Visa Europe revealed important stats about the usage of Contactless Cards. Poland, Spain and the UK use this payment methd the most, with UK usage growing by 300% year over year.
Here at Advantio, we constantly promote better security practices. We encourage you to make sure that your business is PCI DSS compliant; we have written about making sure that you consider security practices during your Software Development Life Cycle (SSDLC); we have also offered up information about the growing trend of Internet of Things. But what about the Cyber Security practices for your employees themselves?
As employees have more passwords to remember, more devices to keep track of and rules to follow, the potential is high for any employee, at any level in your company, to slip up. Should that happen, the effects could be devastating as confidential data or customer information could fall into the wrong hands, rendering your company liable for legal action and in some cases eligible to get fines from financial institutions.
That’s why you should do what you can to make it far less likely that your sensitive information and assets get stolen. You need to teach and promote Cyber Security best practices to keep your business protected, and in this article we are giving some suggestions.
If eyes are the windows to the soul, then passwords are the windows to the employee's entire digital footprint. It is absolutely remarkable how many people do not know how to put together secure passwords (something demonstrated by the fact that people still use simple passwords like '123456' and 'password' in the year 2014) nor are they aware that having the same password for multiple accounts (especially your corporate and personal accounts) is a "grade A" bad idea.
Your employees should be encouraged not just to change their passwords regularly but to ensure that when they do change them, they're actually smart and not-so easily guessable. Secure passwords should be lengthy, they should contain numbers, a mix of lowercase and uppercase letters and, they should also chuck a few symbols in there too.
As it may be a pain for your employees to remember, it may also be a good idea to get them using a secure password manager. With password managers, your employees will be able to log into the various accounts that they have using one, central master password. In doing this, their individual accounts will be protected (many password managers encrypt their information) but they won’t have to remember all of their passwords.
Something that is also surprising is that many people (again, at all levels of business) do not know what does and doesn't leave their computer open to potential threats. It may be fine for them to download endless amounts of files, be they a million one photos from joke sites or questionable MP3s, but at work, your employees need to know what is and isn't going to fly.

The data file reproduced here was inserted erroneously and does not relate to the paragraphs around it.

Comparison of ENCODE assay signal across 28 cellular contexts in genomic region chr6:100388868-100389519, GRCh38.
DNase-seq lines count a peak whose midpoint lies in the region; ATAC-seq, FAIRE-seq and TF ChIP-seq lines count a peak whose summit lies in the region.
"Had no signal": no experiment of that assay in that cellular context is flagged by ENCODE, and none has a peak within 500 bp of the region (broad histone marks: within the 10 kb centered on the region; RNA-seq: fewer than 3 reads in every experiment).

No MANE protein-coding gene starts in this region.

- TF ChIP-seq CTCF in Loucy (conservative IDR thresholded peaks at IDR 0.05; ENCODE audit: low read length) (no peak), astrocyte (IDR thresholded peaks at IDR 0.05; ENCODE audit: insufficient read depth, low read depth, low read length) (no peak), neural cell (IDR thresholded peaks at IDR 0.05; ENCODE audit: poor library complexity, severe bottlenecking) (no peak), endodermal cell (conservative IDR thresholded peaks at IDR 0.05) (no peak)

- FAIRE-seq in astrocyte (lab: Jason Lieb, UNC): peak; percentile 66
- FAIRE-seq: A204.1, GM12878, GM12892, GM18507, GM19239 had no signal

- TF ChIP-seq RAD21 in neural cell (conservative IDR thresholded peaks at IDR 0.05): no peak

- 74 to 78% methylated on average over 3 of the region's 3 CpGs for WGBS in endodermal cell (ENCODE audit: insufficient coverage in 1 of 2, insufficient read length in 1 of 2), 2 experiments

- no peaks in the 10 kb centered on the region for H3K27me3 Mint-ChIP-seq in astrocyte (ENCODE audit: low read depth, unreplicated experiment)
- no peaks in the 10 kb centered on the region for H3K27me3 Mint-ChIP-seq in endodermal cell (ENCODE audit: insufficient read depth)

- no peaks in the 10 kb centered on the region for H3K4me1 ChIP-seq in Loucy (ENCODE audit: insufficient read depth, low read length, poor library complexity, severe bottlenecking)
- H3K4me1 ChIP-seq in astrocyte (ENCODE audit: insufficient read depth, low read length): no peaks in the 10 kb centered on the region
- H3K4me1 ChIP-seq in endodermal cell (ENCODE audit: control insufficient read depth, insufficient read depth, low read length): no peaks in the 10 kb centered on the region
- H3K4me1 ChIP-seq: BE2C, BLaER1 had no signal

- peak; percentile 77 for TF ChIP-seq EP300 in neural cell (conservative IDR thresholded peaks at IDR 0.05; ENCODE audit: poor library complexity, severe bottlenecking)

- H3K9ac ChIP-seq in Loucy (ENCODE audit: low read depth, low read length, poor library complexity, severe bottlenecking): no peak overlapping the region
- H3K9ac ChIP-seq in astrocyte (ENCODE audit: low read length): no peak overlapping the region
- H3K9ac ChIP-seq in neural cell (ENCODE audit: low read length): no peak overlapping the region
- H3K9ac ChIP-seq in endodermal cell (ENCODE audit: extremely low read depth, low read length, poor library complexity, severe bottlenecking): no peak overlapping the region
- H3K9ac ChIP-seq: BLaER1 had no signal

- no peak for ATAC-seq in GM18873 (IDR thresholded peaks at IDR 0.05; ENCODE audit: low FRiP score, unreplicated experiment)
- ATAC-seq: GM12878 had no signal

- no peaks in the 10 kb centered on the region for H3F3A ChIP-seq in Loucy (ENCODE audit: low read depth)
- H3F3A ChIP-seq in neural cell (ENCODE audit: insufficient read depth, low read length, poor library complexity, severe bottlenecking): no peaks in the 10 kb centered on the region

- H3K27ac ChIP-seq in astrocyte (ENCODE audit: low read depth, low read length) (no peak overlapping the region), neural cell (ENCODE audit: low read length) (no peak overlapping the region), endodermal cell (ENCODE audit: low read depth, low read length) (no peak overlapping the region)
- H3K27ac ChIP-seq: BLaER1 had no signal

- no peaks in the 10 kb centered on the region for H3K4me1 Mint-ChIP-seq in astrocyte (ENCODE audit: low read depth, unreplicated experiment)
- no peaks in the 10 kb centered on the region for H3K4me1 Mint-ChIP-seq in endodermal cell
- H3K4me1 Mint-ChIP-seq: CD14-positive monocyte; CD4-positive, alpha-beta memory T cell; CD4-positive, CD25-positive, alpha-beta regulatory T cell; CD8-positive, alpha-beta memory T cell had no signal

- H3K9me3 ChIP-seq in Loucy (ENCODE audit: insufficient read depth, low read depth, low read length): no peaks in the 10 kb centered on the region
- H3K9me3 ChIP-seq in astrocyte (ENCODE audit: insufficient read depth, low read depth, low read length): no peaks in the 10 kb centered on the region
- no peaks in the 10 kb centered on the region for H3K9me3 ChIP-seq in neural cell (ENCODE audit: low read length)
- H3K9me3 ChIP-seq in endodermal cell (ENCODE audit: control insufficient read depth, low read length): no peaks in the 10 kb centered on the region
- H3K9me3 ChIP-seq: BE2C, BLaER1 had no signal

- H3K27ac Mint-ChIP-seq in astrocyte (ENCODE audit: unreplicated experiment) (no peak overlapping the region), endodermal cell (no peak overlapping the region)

Understandably, each company may have a different tolerance to what employees can put on their computer (for example, having downloads from iTunes may be perfectly acceptable but those from torrent sites may not) but either way, this should be clear. If it's unclear then your employees may take that risk anyway, explaining after a breach that they thought they were being careful. Take steps to limit this before it happens.
In fact, it's a very good idea to have clear cyber security rules in general. We understand that for employees not well-versed in the ways of IT Security and for those who had never considered it an issue, it may be difficult to keep up with all of the rules that you task them with, so having them to follow a tasks list is the best way forward.
Again, these rules may be different for each company but some basics include how to backup data, how to put together passwords, what employees shouldn't be downloading and what they should do if they see something suspicious. Data backups are handy as, in the event of accidental deletion or even a breach, a data backup can quickly restore the lost files and the employees can carry on with their work. Clear download rules ensure that your employees' computers will stay clutter free once they have tidied them up and a 'how to' for passwords will mean that when they recurrently refresh their password and they won't forget how to make it a strong one.
As for what employees should do if they see something suspicious, this is a helpful guideline as it will challenge your employees to stay vigilant. It's not uncommon for people to simply just ignore changes with their computer, because they may not know whether those changes are bad or good, but you should be teaching your employees to stay aware. The appearance of an odd pop up, for example, could be proof of a virus/malware or it could just be the computer doing a regular maintenance check. At least with a rule related to suspicious actions goings on, your employees will know how to report it.
These may also be a good fit for your IT Security rulebook:
Advantio can help you getting your team up to speed with Cyber Security best practices to keep your business protected. We can help you create guidelines and spread a security culture among your employees.
Marketing Director at Advantio. The articles published in the Advantio Blog have the goal of supporting our mission: making IT Security simple for everyone.
My intention is to discuss IT Security related topics with the eyes of a non technical person, speaking a simple language and trying to show to the readers the benefit of IT Security best practices.